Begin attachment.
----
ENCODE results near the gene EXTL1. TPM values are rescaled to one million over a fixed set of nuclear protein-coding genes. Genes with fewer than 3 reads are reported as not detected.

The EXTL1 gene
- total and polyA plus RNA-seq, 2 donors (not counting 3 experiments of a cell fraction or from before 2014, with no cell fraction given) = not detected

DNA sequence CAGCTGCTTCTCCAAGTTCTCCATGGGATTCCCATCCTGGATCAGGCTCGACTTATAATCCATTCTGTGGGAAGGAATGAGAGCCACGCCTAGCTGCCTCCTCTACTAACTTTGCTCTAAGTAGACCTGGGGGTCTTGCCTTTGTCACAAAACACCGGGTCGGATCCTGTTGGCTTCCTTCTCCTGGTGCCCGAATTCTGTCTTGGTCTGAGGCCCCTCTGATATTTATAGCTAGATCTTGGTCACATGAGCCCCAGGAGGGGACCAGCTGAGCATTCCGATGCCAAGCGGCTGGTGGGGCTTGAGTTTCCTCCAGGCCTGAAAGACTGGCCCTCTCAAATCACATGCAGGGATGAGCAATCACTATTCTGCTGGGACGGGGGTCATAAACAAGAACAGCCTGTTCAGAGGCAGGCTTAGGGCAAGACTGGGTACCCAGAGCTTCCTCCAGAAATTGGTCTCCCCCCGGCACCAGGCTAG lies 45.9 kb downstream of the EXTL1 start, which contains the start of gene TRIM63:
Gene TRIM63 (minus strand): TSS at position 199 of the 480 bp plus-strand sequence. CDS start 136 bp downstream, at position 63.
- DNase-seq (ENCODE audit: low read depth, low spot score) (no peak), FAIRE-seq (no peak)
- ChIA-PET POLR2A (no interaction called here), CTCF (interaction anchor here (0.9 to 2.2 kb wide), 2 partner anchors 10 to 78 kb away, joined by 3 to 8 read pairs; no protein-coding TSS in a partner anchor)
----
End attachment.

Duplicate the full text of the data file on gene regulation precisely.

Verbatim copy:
ENCODE results near the gene EXTL1. TPM values are rescaled to one million over a fixed set of nuclear protein-coding genes. Genes with fewer than 3 reads are reported as not detected.

The EXTL1 gene
- total and polyA plus RNA-seq, 2 donors (not counting 3 experiments of a cell fraction or from before 2014, with no cell fraction given) = not detected

DNA sequence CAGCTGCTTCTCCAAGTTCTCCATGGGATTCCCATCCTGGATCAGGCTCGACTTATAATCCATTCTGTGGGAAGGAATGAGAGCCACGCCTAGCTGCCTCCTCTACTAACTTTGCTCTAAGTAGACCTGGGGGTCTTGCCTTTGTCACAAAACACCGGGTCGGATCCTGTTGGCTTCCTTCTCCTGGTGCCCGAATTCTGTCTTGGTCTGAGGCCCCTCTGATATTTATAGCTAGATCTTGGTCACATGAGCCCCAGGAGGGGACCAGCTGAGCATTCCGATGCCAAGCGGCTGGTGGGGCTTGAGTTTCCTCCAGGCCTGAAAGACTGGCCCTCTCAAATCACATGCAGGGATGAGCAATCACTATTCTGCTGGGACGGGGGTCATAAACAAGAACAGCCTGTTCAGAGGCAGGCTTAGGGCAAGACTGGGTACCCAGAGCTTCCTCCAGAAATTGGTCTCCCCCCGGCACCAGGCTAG lies 45.9 kb downstream of the EXTL1 start, which contains the start of gene TRIM63:
Gene TRIM63 (minus strand): TSS at position 199 of the 480 bp plus-strand sequence. CDS start 136 bp downstream, at position 63.
- DNase-seq (ENCODE audit: low read depth, low spot score) (no peak), FAIRE-seq (no peak)
- ChIA-PET POLR2A (no interaction called here), CTCF (interaction anchor here (0.9 to 2.2 kb wide), 2 partner anchors 10 to 78 kb away, joined by 3 to 8 read pairs; no protein-coding TSS in a partner anchor)